Pictured above: Bronze statue depicting a soldier kneeling beside a young Afghan girl.

Important elements of the memorial garden include a vibrant 30m long mural and life-size bronze statues depicting a watchful soldier, a soldier kneeling beside a young Afghan girl, and 'Tank', one of the many military dogs who worked in explosives detection or combat assault. 

Five QR-coded information boards allow visitors to learn details about the Afghanistan campaign; whilst recovering Veterans can learn about support services available to them. By accessing the QR codes on the plaques dedicated to each lost Veteran, visitors can read a brief biography of the individual before they represented their country and made the ultimate sacrifice.


Planning for the future

John plans to continue his involvement with 42 For 42 by helping the organisation develop a strategy for sustainability.

"At Ventia, I'm using my expertise and long-term knowledge of the Queensland water market to benefit our Water business," he says. 

"We look at the market segments and develop strategies that may involve differentiation. For example, so that we can meet the evolving needs of major utilities and take advantage of available opportunities. Sustainability, both commercially and environmentally, is key to re-engineering our business for longevity.  

"There are similarities too between doing this and how we're growing 42 For 42," John points out.

Originally, building the garden was about creating a memorial and bringing people together.

'Now, we recognise that there are four basic pillars to our sustainability: continuing to support Veterans and their families; maintaining the garden as a responsibility of our lease; educating people, particularly children, to have a better understanding of the role Australia played in the Afghanistan campaign; and fundraising through events like the 42 Ball Bash, Annual sportsman's lunch and the 42 Hour Challenge - because we have to fund everything somehow!'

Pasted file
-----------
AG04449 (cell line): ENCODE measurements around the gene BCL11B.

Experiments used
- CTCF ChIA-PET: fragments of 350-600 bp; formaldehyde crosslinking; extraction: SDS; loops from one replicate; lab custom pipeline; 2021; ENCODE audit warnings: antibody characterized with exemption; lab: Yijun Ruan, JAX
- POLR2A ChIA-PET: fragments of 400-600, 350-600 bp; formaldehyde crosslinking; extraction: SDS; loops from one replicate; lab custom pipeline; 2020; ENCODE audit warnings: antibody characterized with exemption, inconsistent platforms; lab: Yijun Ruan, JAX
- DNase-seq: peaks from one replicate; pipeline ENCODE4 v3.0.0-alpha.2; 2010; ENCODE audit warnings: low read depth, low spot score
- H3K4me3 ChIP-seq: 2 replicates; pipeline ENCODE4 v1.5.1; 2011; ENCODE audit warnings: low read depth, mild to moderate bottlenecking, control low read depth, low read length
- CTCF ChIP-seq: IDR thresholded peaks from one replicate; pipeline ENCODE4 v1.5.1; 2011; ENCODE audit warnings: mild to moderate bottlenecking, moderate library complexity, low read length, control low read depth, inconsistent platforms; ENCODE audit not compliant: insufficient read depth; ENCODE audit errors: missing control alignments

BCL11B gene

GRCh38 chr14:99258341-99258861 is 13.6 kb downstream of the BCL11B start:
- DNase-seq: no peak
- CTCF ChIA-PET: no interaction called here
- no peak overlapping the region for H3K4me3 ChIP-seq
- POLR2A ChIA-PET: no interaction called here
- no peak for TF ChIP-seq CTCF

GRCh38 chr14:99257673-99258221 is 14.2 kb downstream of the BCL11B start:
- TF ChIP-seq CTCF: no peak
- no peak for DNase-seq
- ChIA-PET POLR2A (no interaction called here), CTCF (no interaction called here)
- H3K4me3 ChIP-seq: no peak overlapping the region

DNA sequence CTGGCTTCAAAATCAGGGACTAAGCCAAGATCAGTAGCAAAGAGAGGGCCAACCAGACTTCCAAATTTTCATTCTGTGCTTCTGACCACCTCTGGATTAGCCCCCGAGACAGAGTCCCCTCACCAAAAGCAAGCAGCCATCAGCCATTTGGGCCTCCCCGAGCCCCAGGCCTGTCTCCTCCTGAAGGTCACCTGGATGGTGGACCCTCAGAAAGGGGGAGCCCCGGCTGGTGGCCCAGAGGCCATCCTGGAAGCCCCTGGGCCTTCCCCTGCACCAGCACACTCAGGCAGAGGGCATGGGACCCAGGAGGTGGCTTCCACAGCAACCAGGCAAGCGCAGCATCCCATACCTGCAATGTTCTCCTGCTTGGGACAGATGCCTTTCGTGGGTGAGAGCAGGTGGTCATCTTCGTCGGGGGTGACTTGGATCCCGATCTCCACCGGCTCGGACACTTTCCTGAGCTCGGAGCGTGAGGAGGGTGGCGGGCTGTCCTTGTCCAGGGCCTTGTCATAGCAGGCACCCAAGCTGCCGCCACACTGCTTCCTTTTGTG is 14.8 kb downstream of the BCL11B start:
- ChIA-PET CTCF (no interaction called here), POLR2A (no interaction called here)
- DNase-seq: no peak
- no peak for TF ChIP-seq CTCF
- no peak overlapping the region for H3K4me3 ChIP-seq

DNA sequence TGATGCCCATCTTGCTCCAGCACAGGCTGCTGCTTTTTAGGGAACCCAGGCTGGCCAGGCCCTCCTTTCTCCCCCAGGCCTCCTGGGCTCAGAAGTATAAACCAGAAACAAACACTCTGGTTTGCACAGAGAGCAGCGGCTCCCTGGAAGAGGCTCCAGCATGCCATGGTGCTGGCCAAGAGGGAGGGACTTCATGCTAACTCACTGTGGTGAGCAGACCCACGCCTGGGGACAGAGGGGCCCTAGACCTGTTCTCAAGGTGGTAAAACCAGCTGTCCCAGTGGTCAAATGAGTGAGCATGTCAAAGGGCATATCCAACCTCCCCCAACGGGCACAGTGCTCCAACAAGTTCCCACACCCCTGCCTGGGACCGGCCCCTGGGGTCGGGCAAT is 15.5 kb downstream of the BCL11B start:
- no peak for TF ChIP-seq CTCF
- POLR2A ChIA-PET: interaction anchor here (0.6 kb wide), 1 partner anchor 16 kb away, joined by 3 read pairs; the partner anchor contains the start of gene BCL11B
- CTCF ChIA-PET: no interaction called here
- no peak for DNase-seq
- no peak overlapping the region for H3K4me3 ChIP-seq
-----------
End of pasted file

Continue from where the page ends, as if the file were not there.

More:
A space for reflection

Asked what he feels when he sits in the memorial garden that he helped bring to fruition, John says:

"Different emotions. If it's my nephew Scott's birthday, I might just sit and have a mental chat with him. At other times, I might look around while I'm pulling out some weeds and feel amazed by how wonderful the garden is. And then, when visitors start talking about how beautiful the garden is and how they appreciate the Veterans' service, I feel proud."

As a special place of remembrance and reflection, the Afghanistan Memorial Garden will help foster the community's understanding of Australia's long campaign in Afghanistan and the sacrifice of all Veterans who served there. It is a fitting tribute to 'the 42' and Ventia is proud of John Palmer and his ongoing contribution to the endeavour.

Visit for more information about the garden and the organisation.

Pictured at top: Senior Project Manager John Palmer at the Afghanistan War Memorial Garden in Brisbane.